Fybr

Location: St. Louis, Missouri

How it’s using IoT in transportation: Fybr’s smart parking meters employ below-ground sensors that determine whether or not a car is parked in any given spot, along with that spot’s exact location. The driver can then pay for the spot via the company’s smartphone app. If the allotted time expires and isn’t extended, an alert is sent to city parking enforcement personnel.

 

Miami International Airport

Location: Miami, Florida

How it’s using IoT in transportation: The Miami airport’s vast network of beacons link with a mobile app so people can do everything from get directions and flight updates to shop and scan boarding passes.

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MotoLingo

Location: Bartlesville, Oklahoma

How it’s using IoT in transportation: MotoLingo’s telematics technology performs a variety of safety and efficiency functions, including recording driving time on a user’s smartphone, adjusting acceleration and braking from real-time feedback, calculating risks via smartphone GPS and more. Optional features include driver scores based on factors like speed limits and traffic signals, and diagnostic OBD hardware.

 

Shippabo

Location: Los Angeles, California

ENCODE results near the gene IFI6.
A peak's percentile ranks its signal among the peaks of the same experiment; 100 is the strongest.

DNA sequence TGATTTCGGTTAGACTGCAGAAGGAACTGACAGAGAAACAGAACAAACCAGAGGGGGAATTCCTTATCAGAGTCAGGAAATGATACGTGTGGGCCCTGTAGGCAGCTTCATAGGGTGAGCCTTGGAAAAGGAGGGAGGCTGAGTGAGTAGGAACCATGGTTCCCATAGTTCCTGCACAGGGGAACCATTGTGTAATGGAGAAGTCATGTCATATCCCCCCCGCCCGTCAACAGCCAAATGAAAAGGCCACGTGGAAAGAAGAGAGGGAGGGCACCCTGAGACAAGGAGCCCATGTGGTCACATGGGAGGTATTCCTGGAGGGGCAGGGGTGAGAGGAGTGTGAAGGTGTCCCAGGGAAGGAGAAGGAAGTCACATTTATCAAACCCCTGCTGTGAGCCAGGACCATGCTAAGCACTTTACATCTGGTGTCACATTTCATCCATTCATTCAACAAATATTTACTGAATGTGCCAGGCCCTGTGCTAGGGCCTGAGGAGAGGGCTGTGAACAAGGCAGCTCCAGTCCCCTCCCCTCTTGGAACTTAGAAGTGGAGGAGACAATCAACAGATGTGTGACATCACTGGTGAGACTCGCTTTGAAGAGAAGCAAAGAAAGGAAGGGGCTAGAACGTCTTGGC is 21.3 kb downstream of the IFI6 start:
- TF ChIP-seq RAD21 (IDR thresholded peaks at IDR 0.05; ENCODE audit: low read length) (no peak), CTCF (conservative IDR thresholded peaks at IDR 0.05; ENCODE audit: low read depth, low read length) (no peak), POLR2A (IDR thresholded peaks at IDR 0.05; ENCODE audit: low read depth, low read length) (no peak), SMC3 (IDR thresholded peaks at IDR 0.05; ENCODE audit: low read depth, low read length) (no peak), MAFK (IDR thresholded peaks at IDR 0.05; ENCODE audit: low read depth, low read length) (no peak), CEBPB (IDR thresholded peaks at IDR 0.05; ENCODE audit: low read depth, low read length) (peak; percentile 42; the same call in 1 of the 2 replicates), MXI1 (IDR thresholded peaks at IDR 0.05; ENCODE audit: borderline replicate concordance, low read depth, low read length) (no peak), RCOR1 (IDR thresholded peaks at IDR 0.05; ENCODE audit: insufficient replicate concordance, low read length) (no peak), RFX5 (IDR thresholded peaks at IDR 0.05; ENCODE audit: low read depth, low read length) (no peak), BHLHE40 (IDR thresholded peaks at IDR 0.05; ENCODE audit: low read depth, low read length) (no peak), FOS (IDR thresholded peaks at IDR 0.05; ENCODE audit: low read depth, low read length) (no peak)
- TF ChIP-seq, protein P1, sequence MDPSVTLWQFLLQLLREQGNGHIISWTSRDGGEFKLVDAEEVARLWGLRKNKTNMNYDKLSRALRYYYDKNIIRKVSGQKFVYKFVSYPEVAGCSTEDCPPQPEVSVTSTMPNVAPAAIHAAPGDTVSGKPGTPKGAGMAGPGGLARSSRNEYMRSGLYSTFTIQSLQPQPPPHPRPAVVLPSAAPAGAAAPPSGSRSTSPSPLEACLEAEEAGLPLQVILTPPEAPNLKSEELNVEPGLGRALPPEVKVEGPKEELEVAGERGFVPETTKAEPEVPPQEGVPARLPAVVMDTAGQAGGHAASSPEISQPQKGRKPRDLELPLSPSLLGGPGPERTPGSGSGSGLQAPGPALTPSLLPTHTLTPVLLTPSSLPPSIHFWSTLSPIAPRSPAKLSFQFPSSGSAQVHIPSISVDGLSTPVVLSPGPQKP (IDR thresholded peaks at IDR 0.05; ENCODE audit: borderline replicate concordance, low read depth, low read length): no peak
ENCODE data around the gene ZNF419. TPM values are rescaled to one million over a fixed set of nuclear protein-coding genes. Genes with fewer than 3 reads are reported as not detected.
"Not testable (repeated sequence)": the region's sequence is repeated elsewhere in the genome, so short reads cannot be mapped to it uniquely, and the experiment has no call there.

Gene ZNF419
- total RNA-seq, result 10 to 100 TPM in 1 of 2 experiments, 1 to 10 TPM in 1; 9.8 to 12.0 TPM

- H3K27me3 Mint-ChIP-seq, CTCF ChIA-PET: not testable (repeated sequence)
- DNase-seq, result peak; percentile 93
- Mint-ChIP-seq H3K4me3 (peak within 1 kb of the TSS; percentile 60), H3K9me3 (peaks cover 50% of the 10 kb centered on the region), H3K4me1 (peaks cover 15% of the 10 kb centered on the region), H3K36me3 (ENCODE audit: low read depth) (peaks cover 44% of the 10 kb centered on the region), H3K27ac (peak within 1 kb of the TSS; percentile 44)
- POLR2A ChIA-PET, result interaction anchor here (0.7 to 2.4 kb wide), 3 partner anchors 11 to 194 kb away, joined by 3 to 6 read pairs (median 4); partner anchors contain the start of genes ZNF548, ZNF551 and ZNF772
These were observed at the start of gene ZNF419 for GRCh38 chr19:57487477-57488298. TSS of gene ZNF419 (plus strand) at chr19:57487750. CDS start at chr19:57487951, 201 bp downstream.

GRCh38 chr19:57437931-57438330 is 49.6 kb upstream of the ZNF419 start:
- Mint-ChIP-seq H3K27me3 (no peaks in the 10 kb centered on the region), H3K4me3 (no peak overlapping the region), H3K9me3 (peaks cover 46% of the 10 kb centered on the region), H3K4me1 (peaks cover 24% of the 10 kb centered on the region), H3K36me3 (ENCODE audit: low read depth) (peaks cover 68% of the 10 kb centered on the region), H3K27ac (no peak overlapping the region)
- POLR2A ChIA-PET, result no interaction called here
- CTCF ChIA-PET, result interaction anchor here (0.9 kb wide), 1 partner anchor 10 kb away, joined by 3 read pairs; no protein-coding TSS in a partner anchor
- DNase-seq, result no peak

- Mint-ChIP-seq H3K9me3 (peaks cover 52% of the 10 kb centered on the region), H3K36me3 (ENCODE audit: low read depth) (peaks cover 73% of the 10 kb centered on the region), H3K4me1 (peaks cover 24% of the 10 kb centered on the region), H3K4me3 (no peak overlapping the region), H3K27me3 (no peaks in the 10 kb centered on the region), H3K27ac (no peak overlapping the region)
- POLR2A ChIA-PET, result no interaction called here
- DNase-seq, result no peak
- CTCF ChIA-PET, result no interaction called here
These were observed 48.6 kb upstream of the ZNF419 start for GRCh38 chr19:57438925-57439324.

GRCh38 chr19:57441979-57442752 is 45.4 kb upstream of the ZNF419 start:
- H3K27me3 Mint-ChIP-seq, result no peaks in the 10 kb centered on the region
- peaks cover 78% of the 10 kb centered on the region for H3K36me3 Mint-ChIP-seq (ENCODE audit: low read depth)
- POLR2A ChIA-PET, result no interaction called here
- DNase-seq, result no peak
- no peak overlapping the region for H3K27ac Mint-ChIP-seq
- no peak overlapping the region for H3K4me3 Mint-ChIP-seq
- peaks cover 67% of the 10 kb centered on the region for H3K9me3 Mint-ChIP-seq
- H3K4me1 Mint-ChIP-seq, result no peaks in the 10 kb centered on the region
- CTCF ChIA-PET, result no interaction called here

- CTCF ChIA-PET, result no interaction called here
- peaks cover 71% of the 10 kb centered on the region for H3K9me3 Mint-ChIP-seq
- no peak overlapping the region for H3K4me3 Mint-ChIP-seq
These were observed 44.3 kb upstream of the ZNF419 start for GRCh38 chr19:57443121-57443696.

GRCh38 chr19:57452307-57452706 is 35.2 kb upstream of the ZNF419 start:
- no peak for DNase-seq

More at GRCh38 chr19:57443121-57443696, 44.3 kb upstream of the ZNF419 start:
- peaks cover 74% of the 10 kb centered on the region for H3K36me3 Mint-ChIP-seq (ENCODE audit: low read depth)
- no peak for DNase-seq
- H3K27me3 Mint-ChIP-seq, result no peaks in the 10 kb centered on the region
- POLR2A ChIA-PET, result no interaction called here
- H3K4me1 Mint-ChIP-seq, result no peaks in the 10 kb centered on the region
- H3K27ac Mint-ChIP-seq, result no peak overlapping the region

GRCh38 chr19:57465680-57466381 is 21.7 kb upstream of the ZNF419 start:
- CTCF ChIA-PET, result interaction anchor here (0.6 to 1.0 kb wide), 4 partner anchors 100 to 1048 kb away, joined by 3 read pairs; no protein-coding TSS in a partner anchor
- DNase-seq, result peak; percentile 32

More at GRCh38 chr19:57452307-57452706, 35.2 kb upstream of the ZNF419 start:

How it’s using IoT in transportation: Shippabo provides IoT-enabled supply chain management solutions, including order management, customs insights, shipment tracking, SKU level product visibility, automated notifications and more.

 

Veniam

Location: San Francisco, California

How it’s using IoT in transportation: Veniam’s cloud platform handles a massive influx of data that enables a variety of different vehicles to communicate with each other in a vast urban ecosystem of moving things. Per its own description, the company turns vehicles into Wi-Fi hotspots and builds networks that expand wireless coverage and collect loads of city data.

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Lime

Location: San Francisco, California

How it’s using IoT in transportation: Lime has provided more than 250 million rides from its fleet of electric bikes and scooters across more than 200 cities on five continents. Lime uses IoT technology to speed up its supply chain process and offer pay-as-you-go pricing.

 

ParkENT Cycles

Location: Marietta, Georgia

How it’s using IoT in transportation: ParkENT Cycles started out as a smart bicycle rack company to prevent bike theft, but now the company has created secure e-bike charging stations. By connecting with smartphones, e-bikes can be locked up and charged electronically through an app.

 

Dashroad

Location: Palo Alto, California 

How it’s using IoT in transportation: Dashroad is an advanced vehicle tracking dongle that  gives car owners insights on their driving behaviors.